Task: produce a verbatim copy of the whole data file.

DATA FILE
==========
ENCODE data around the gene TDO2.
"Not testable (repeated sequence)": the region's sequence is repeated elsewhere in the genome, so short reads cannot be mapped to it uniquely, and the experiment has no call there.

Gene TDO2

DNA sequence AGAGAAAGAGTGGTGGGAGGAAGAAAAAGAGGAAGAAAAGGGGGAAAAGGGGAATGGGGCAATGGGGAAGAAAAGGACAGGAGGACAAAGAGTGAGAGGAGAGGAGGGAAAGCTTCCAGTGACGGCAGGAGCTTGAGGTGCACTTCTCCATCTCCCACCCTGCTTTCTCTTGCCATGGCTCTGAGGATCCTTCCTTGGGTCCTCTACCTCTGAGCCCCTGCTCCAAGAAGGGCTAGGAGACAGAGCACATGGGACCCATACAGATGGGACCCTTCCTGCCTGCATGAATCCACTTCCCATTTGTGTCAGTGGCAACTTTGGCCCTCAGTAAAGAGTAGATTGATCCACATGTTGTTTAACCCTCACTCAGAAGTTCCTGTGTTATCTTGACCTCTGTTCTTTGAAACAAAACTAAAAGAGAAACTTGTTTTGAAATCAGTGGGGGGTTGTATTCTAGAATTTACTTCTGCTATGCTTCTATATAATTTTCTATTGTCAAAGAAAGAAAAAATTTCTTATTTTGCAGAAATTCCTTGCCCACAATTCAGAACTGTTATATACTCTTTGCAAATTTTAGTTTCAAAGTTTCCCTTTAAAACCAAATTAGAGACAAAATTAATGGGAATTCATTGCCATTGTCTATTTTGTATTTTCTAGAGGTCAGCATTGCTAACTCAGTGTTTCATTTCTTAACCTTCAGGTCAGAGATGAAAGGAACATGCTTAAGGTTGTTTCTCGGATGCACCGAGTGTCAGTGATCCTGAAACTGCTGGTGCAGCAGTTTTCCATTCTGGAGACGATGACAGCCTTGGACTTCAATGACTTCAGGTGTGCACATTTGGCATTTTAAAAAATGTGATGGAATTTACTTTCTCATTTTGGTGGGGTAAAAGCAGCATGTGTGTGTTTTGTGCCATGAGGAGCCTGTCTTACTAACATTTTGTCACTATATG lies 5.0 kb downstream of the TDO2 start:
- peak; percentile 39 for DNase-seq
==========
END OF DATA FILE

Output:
ENCODE data around the gene TDO2.
"Not testable (repeated sequence)": the region's sequence is repeated elsewhere in the genome, so short reads cannot be mapped to it uniquely, and the experiment has no call there.

Gene TDO2

DNA sequence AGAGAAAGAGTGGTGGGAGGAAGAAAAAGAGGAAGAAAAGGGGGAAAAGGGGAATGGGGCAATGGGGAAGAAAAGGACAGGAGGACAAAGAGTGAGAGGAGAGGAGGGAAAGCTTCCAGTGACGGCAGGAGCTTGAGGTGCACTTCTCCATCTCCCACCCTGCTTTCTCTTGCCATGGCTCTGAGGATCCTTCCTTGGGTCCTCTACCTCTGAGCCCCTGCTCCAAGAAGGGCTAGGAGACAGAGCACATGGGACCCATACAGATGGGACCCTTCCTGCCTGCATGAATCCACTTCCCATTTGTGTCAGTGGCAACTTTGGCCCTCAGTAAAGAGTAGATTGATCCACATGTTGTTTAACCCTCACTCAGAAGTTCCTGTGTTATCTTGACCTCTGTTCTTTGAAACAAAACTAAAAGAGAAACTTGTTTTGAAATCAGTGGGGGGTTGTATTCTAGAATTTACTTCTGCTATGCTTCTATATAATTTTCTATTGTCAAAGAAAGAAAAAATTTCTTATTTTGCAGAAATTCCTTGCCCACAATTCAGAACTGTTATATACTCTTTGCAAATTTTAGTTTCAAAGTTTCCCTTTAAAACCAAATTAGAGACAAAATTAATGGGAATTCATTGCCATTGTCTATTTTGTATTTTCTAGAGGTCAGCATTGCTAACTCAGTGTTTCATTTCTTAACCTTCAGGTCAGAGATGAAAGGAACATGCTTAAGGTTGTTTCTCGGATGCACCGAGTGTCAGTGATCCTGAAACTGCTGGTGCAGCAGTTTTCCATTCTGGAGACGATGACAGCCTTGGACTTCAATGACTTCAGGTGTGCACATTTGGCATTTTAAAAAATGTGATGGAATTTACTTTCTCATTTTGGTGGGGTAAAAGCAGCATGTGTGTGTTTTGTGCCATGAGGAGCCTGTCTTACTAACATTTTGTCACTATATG lies 5.0 kb downstream of the TDO2 start:
- peak; percentile 39 for DNase-seq